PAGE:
“Biden’s order does not issue a total ban on all existing and future fracking operations. His plan stops new fracking opportunities on federal land.”

           

          With the world awash in oil and after four years of a drill baby drill leasing policy by the previous administration there is not much need for new leasing by the Feds at this time.

  3. Chris Griffith

    At the moment I’m looking for some investors that’ll invest in my unicorn ranch I heard they don’t create as much methane as those damn cows do

  4. Ron Glick

    Biden’s biggest move is to move the Federal fleet of vehicles toward EV’s.

    If you take half a million gas vehicles off the road that could save a lot of fuel.

  5. Chris Griffith

    I would like to know what percentage of power that the White House consumes is green how much is solar or maybe nuclear energy how much green energy does Washington DC produce as a whole  could someone break it down in the segments how much is wind power for instance 🤗 how much is solar? What plans do they have for the future of Washington shouldn’t be a village idiots laid by example?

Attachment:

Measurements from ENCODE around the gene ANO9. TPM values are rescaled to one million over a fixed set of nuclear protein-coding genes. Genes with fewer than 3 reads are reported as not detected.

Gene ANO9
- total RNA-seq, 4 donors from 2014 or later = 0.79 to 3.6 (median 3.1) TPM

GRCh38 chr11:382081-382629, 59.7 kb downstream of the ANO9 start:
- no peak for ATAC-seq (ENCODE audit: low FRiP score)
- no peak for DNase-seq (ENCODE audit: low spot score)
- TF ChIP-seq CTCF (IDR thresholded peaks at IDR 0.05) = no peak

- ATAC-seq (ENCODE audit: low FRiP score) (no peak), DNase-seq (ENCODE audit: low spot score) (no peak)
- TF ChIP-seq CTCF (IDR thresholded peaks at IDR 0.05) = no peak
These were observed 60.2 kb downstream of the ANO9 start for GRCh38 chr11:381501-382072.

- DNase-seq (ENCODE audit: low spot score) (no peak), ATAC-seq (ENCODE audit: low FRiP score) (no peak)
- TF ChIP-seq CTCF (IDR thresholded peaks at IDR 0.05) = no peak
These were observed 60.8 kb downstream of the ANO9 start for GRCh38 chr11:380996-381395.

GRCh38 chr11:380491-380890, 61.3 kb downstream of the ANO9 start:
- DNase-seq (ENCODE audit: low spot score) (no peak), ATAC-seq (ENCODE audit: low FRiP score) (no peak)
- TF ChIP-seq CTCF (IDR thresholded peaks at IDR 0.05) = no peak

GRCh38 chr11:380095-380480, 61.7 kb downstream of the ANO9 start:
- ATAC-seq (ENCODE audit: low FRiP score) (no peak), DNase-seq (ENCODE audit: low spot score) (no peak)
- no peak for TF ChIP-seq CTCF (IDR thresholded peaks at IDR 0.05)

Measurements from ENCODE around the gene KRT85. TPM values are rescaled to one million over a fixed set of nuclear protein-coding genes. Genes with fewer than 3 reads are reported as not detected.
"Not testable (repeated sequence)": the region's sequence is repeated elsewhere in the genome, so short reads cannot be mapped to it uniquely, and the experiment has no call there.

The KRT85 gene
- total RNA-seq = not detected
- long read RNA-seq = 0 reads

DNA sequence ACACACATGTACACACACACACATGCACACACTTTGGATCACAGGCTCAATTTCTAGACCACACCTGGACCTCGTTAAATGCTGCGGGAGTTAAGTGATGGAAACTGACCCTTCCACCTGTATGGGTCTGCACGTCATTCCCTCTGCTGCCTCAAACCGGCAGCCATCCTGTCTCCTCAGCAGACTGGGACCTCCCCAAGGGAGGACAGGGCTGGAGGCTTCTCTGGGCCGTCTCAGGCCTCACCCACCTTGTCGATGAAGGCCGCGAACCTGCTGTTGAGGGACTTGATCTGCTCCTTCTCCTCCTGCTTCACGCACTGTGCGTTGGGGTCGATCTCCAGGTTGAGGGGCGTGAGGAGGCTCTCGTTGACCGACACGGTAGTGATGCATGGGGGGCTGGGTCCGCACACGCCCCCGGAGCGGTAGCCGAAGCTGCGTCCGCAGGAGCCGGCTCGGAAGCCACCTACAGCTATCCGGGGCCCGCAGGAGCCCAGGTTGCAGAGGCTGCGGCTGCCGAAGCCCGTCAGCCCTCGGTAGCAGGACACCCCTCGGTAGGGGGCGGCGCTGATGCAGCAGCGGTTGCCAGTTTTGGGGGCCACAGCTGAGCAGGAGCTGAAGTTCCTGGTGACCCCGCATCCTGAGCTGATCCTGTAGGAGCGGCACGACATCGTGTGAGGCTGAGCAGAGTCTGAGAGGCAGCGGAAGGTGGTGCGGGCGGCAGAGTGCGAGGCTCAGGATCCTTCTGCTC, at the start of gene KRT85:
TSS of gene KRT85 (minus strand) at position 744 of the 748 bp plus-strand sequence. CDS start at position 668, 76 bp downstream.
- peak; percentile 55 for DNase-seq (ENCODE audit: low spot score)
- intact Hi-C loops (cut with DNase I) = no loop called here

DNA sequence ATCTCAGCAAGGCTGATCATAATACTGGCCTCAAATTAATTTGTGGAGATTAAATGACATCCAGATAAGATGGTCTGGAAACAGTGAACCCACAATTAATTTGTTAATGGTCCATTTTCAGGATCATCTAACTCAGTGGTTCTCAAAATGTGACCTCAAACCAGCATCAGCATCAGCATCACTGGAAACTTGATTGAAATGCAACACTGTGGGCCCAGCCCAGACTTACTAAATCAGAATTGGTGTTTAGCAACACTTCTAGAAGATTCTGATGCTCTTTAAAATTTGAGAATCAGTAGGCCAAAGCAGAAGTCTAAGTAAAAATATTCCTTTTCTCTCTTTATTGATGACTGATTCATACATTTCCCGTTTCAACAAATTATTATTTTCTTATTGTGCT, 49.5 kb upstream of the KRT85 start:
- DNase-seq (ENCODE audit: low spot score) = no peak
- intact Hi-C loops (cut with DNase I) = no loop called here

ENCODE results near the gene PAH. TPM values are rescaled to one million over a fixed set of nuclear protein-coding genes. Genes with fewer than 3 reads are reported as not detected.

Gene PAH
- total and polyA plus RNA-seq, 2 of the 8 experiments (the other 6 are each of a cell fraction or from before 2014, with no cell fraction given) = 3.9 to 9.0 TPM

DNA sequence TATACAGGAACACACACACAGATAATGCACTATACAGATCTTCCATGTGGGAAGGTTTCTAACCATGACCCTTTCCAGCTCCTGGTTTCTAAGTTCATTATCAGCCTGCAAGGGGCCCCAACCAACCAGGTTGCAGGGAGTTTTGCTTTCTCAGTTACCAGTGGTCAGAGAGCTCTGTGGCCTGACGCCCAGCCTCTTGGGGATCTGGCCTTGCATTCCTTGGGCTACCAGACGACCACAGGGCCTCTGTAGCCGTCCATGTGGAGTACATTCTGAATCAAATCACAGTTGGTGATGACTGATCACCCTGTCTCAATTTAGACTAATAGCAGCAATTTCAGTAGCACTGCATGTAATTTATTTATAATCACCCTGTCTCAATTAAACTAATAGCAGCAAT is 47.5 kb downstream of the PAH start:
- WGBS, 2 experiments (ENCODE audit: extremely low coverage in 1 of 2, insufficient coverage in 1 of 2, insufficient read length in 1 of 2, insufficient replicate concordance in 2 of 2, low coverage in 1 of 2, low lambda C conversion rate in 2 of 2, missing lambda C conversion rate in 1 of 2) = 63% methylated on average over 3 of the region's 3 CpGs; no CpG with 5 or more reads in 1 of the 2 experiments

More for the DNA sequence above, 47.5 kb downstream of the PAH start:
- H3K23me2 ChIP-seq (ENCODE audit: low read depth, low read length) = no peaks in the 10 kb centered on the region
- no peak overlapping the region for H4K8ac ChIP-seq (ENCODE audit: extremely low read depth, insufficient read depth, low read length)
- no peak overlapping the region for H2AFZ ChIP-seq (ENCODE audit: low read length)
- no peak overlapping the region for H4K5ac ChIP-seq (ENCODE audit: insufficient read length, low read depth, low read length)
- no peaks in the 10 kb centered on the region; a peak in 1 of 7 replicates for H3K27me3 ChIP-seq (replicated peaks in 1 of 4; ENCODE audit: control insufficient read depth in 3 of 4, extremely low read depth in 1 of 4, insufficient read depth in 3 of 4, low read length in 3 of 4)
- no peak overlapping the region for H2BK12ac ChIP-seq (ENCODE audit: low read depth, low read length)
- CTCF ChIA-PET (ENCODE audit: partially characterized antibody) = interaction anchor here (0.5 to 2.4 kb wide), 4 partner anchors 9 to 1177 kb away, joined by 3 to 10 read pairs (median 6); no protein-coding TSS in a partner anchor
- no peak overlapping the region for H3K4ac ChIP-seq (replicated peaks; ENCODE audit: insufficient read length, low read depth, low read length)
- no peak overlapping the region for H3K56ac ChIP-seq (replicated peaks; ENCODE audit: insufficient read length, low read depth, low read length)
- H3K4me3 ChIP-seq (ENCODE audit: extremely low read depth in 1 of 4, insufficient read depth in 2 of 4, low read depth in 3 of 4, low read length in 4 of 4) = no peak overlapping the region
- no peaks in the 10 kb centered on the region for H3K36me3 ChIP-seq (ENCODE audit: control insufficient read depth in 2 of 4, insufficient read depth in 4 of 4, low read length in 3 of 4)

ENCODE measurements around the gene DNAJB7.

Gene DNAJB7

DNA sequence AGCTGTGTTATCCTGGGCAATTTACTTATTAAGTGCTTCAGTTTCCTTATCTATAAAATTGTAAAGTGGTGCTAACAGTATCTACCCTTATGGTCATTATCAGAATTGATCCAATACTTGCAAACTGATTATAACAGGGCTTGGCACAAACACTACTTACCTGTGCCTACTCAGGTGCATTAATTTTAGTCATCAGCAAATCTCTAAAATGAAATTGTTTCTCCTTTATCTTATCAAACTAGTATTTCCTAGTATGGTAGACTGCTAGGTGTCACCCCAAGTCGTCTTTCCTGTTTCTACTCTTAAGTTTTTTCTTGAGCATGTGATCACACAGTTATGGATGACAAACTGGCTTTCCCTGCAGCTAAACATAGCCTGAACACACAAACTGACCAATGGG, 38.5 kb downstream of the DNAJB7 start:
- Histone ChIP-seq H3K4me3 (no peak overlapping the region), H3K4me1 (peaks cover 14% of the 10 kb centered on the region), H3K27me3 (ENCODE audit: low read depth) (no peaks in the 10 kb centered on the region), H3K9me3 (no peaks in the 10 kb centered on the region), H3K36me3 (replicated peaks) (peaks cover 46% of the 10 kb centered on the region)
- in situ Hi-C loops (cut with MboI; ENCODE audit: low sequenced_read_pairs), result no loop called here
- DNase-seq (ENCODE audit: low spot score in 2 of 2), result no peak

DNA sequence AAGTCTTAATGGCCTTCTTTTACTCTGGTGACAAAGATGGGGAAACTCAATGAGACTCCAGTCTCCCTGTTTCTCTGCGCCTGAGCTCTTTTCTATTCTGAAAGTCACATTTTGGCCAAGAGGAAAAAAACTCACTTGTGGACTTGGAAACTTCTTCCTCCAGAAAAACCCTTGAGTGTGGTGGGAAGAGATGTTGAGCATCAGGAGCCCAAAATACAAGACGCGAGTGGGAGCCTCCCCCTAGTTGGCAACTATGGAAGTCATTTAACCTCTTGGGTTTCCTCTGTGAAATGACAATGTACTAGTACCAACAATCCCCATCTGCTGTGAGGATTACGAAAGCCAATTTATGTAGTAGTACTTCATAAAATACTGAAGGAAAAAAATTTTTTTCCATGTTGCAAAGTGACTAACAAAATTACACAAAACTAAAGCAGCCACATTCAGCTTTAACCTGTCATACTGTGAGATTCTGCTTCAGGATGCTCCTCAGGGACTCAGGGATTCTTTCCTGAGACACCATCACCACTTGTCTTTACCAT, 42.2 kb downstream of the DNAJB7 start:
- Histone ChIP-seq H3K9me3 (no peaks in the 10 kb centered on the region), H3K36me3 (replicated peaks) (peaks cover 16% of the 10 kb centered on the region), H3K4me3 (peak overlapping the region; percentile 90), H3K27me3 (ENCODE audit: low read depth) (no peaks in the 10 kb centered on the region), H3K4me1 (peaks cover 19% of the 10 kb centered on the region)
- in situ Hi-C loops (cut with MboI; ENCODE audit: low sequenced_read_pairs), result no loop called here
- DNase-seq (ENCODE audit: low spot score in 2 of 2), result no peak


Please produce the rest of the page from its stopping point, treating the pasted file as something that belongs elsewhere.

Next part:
Just one person’s opinion

    1. Bill Marshall

      I thought the answer was obvious… Congress and the White House has been largly powered by oral-thermal power… hot air that generates a heck of a lot of electrical power by running it thru turbines… also a lot of gas… particularly when one party is green with envy with its failure to retain control of the power grid…

      Perhaps they’ll convert more to solar when they finally let some light in…  they’ll need some more panels, for Congress and the White House to come up with a definite strategy, though…

  6. Tia Will

    My power has been out for 32 hours. I am sure Joe Biden is to blame. I am petitioning to have this added to Biden’s articles of impeachment.